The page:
newEar and the National Museum of Toys and Miniatures are teaming up for an especially playful evening of chamber music

Full disclosure: few phrases bring me more joy than “toy piano.” Another is “Tom Selleck,” but, regrettably, Tom will most likely not be in attendance at newEar Contemporary Chamber Ensemble’s upcoming concert at the National Museum of Toys and Miniatures (or T/m, as we sometimes call it for short). There will be toy pianos at the museum’s November 10 event, though. So — for now, at least — let’s talk toy pianos. 

newEar and T/m have teamed up to present “The Joy of Childhood,” the second concert of newEar’s season. The first, “Our Ancient Past,” was “based on folk songs and parables and myths, and the music was a bit more serious,” says Sharra Wagner, newEar’s artistic director and vice president. The collaboration with T/m has “a sense of humor and playfulness to it.” 

“We hope to bring more attention to a hidden gem in Kansas City,” Wagner says of T/m. “We are interested in breaking that fourth wall with the audience…and getting out of the traditional performance spaces.” 

Hence, they’ve replaced the traditional pre-concert talk with a pre-concert mini-tour of the museum, says Leah Sproul Pulatie, president of newEar. 

“It’s going to be a really fun multi-genre, multi-artistic experience, which we haven’t done in a while as newEar,” Pulatie says. “We’re leaning into this theme.” 

Katherine Mercier, T/m’s museum educator, will share some musical highlights of T/m’s collection. The collection includes Foster Tracy’s Violin Maker’s Shop, built in the body of a full scale violin, as well as a 17th century harpsichord made by Johannes Landman. It’s operational, but at 1:12th scale (you could hold it in your hand), you would need toothpicks to play the keys. Although, as Mercier notes, it would sound off-key. 

“An instrument can be miniaturized,” she says, “but sound cannot be miniaturized.”

They’re also embracing the childhood-toy theme with a post-show snack and old school signature mocktails: Shirley Temples and Roy Rogers.  “We are intentionally being a little kitschy,” says Wagner.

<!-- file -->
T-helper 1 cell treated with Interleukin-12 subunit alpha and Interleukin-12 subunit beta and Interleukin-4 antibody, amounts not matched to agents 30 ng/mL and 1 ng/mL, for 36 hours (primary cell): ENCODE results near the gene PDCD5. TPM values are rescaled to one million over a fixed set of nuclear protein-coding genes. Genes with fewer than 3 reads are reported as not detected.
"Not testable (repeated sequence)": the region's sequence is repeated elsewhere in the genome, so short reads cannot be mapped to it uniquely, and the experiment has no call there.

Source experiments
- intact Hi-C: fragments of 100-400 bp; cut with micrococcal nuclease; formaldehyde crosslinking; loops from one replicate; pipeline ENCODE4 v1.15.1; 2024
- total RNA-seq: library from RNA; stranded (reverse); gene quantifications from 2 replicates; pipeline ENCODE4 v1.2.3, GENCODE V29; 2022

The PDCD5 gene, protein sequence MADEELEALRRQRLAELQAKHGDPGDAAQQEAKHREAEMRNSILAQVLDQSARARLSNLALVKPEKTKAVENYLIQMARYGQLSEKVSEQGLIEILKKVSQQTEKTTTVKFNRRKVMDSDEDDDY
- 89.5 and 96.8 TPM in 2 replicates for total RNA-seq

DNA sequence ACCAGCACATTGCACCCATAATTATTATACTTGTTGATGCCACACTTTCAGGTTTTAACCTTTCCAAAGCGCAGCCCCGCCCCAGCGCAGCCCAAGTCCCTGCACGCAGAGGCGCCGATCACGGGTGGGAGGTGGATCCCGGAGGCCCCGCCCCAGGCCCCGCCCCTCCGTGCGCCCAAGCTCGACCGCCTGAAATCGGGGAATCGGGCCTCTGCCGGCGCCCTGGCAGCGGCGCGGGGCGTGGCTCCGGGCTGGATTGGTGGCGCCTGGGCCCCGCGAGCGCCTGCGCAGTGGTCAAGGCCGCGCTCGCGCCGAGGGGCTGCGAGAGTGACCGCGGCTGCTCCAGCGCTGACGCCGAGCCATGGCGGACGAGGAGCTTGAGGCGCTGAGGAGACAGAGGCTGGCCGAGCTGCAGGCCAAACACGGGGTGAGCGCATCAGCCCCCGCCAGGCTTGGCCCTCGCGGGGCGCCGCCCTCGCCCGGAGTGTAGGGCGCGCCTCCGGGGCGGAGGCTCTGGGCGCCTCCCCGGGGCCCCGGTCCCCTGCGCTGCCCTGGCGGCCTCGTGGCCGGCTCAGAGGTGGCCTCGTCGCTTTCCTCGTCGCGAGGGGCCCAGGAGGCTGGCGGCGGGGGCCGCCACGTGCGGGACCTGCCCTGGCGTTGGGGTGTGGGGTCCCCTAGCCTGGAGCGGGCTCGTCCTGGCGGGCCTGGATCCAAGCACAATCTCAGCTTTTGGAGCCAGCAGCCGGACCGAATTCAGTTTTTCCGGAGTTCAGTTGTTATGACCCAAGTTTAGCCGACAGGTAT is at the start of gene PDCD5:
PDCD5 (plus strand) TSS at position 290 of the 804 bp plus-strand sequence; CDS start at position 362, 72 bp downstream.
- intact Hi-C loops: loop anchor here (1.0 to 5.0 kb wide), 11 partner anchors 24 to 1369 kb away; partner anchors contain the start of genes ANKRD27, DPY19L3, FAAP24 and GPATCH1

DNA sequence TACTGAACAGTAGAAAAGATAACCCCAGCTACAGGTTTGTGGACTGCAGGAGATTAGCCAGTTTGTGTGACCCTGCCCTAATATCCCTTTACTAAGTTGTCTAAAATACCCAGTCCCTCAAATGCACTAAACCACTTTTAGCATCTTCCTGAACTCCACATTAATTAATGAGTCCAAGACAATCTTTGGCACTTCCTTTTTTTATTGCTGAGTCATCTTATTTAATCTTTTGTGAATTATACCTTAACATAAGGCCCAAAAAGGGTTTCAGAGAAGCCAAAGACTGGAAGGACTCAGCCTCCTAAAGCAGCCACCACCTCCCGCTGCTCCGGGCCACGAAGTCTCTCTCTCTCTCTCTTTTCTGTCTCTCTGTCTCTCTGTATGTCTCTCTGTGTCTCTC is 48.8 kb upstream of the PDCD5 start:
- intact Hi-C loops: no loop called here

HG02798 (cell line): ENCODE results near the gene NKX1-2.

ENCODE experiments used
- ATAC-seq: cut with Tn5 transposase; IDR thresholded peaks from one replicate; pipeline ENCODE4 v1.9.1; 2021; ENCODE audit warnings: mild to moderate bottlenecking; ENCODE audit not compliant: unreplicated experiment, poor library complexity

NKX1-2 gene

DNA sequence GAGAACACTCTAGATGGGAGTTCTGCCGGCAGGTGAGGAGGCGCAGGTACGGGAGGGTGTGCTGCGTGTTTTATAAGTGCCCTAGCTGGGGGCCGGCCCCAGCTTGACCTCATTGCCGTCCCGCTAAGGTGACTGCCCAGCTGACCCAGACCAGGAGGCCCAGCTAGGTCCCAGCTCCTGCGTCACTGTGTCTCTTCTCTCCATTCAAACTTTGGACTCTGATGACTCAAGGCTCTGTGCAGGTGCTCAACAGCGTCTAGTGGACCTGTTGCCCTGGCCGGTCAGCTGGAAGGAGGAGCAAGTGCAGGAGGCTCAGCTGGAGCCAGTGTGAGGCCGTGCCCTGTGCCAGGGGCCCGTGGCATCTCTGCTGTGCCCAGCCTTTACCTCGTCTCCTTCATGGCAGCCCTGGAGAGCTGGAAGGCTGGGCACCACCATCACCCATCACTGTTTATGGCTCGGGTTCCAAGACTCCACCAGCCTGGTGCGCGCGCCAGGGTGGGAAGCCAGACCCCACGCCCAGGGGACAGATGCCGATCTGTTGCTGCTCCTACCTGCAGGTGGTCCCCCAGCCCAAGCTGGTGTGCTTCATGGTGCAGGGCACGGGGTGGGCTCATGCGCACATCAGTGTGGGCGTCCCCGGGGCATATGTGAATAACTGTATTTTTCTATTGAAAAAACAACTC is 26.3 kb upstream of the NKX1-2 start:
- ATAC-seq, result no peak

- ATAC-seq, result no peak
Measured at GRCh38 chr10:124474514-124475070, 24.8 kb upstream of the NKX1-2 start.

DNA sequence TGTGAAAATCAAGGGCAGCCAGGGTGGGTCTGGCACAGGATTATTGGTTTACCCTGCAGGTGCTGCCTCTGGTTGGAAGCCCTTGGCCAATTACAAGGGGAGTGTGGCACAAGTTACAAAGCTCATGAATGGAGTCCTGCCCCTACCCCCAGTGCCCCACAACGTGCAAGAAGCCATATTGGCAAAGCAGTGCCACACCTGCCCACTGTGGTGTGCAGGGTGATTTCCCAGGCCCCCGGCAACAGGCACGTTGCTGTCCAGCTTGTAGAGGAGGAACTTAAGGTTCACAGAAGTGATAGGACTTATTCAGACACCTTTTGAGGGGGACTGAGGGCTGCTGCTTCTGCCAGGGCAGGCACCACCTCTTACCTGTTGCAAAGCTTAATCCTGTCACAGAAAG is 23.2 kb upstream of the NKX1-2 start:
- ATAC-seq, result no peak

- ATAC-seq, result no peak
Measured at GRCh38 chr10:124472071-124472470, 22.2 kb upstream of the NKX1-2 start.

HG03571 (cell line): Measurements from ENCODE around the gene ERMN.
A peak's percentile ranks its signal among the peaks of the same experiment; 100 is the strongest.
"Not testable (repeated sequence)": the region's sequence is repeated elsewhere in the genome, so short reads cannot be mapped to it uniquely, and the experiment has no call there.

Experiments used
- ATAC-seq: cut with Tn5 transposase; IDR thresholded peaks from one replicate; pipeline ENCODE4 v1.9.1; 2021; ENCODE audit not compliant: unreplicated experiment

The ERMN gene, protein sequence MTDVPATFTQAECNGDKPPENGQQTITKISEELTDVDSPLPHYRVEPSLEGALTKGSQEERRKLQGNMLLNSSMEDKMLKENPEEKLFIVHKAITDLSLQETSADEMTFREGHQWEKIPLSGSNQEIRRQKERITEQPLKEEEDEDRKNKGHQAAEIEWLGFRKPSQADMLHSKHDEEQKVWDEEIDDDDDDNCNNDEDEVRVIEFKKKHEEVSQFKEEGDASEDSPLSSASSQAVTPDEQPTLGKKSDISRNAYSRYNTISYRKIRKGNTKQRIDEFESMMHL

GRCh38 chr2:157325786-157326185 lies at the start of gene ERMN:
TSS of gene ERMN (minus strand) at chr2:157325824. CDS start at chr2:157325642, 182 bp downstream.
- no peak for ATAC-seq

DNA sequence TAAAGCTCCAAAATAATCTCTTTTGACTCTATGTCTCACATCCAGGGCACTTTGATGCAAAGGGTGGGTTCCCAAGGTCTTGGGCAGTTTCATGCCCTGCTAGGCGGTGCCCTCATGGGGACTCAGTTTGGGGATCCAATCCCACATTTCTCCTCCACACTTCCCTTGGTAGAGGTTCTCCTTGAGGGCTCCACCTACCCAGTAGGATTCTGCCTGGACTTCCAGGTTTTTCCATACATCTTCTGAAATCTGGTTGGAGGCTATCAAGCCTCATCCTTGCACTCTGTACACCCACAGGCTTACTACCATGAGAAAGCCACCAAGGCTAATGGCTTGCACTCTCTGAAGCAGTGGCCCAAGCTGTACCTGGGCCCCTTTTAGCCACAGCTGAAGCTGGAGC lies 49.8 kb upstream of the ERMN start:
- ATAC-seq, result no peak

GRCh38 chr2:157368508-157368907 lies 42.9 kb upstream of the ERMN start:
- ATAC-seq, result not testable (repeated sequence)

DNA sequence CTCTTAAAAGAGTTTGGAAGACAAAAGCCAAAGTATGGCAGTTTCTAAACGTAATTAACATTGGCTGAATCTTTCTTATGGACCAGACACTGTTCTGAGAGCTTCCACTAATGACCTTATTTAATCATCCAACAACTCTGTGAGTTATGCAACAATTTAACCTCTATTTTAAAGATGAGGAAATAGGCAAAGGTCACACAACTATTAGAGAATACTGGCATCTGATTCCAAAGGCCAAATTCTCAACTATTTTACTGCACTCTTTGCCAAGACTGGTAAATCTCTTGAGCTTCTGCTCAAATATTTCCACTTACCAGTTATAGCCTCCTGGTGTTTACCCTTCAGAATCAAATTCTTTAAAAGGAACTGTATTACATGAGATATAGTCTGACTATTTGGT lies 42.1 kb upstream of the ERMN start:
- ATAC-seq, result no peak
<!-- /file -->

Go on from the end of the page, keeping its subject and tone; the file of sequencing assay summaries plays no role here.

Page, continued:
As for the concert itself: it takes an abstract view of childhood in the way it explores play and games, discovery and energy. That’s one of the appealing elements of toy piano, too: the way its distinctive jangle can convey both innocence and an off-kilter sensibility, similar to the pure and unique way children interact with their world.

It opens with Du Yun’s “dreams-bend,” a miniature, four-minute piece for trio and narrator. The Chinese-American composer and performance artist won the 2017 Pulitzer Prize for her opera “Angel’s Bone,” and, according to Wagner, “I don’t think anybody around here has programmed her at all.”

Depending on the performer, Jerome Kitzke’s “The Animist Child” can take either a raw, humorous approach or be more shamanistic, as the performer chants and knocks against the toy piano’s body, as though extorting its soul to emerge. “There’s lots of grunting and shouting,” Wagner says. 

Jennifer Jolley’s music comes across as rather cheeky, if her one-act opera “Krispy Kremes and Butter Queens” (about notorious TV chef Paula Deen) is any evidence. Here, her “Double Concerto for Violin and Fiddle” thumbs its nose at the somewhat arbitrary distinction between the instruments and their associated styles, combining traits of baroque and bluegrass for a rip-roaring duo. 

Then, with David Smooke’s “Toy With Me,” we return to toy piano, multiplied. The hocketed rhythms of the dueling toy pianos suggest a music box effect, but by the final movement, both performers (in this case, two full-sized adult males of the new music species) are squished together over one keyboard. It’s playfully titled “Snug as Bugs in a Rug.” 

The concert ends with a recent work from Carl Vine, his 2017 String Quartet no. 6, “Child’s Play,” a five-movement work that represents “the best part of humanity,” says the composer. 

“The nature of child’s play, in fact, captures that sense of unfettered ability and unlimited potential that is within all of us and that we lose as we age,” Vine says. 

The concert is strategically placed after the midterms, too, to have something lighthearted, says Pulatie, “after all the seriousness of the news cycles.” 

Whatever the results of the first Tuesday in November, we’ll need every ounce of hope, playfulness, and joy this show can bring. 

newEar Contemporary Chamber Ensemble presents “The Joy of Childhood” at the National Museum of Toys and Miniatures. Saturday, November 10. Tour starts at 7 p.m., concert at 8 p.m. For more information and tickets, visit newear.org

Categories: Music